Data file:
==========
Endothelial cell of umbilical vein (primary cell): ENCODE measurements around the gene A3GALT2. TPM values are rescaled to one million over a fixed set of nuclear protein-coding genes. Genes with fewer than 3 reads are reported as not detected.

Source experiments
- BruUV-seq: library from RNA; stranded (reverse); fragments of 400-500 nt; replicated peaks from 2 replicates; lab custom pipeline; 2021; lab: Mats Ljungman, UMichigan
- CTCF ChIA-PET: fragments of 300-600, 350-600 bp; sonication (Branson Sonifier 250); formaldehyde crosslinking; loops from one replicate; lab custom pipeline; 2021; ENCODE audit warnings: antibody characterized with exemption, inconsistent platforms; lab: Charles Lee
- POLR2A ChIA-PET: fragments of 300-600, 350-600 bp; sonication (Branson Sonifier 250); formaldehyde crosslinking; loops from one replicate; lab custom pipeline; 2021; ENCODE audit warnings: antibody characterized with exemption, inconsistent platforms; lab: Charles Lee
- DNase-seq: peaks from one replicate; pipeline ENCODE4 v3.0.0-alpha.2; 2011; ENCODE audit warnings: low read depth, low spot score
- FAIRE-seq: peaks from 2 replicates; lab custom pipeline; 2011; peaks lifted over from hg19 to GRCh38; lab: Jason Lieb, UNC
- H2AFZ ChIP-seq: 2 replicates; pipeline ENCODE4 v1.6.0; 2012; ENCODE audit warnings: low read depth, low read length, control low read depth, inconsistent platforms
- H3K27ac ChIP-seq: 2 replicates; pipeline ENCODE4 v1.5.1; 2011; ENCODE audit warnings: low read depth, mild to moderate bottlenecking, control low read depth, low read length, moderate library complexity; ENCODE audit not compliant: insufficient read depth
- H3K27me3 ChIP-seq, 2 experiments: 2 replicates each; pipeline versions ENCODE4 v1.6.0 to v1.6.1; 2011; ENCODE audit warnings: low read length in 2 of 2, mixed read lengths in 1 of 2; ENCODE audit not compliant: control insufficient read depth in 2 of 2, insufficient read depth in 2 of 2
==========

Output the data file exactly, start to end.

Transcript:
Endothelial cell of umbilical vein (primary cell): ENCODE measurements around the gene A3GALT2. TPM values are rescaled to one million over a fixed set of nuclear protein-coding genes. Genes with fewer than 3 reads are reported as not detected.

Source experiments
- BruUV-seq: library from RNA; stranded (reverse); fragments of 400-500 nt; replicated peaks from 2 replicates; lab custom pipeline; 2021; lab: Mats Ljungman, UMichigan
- CTCF ChIA-PET: fragments of 300-600, 350-600 bp; sonication (Branson Sonifier 250); formaldehyde crosslinking; loops from one replicate; lab custom pipeline; 2021; ENCODE audit warnings: antibody characterized with exemption, inconsistent platforms; lab: Charles Lee
- POLR2A ChIA-PET: fragments of 300-600, 350-600 bp; sonication (Branson Sonifier 250); formaldehyde crosslinking; loops from one replicate; lab custom pipeline; 2021; ENCODE audit warnings: antibody characterized with exemption, inconsistent platforms; lab: Charles Lee
- DNase-seq: peaks from one replicate; pipeline ENCODE4 v3.0.0-alpha.2; 2011; ENCODE audit warnings: low read depth, low spot score
- FAIRE-seq: peaks from 2 replicates; lab custom pipeline; 2011; peaks lifted over from hg19 to GRCh38; lab: Jason Lieb, UNC
- H2AFZ ChIP-seq: 2 replicates; pipeline ENCODE4 v1.6.0; 2012; ENCODE audit warnings: low read depth, low read length, control low read depth, inconsistent platforms
- H3K27ac ChIP-seq: 2 replicates; pipeline ENCODE4 v1.5.1; 2011; ENCODE audit warnings: low read depth, mild to moderate bottlenecking, control low read depth, low read length, moderate library complexity; ENCODE audit not compliant: insufficient read depth
- H3K27me3 ChIP-seq, 2 experiments: 2 replicates each; pipeline versions ENCODE4 v1.6.0 to v1.6.1; 2011; ENCODE audit warnings: low read length in 2 of 2, mixed read lengths in 1 of 2; ENCODE audit not compliant: control insufficient read depth in 2 of 2, insufficient read depth in 2 of 2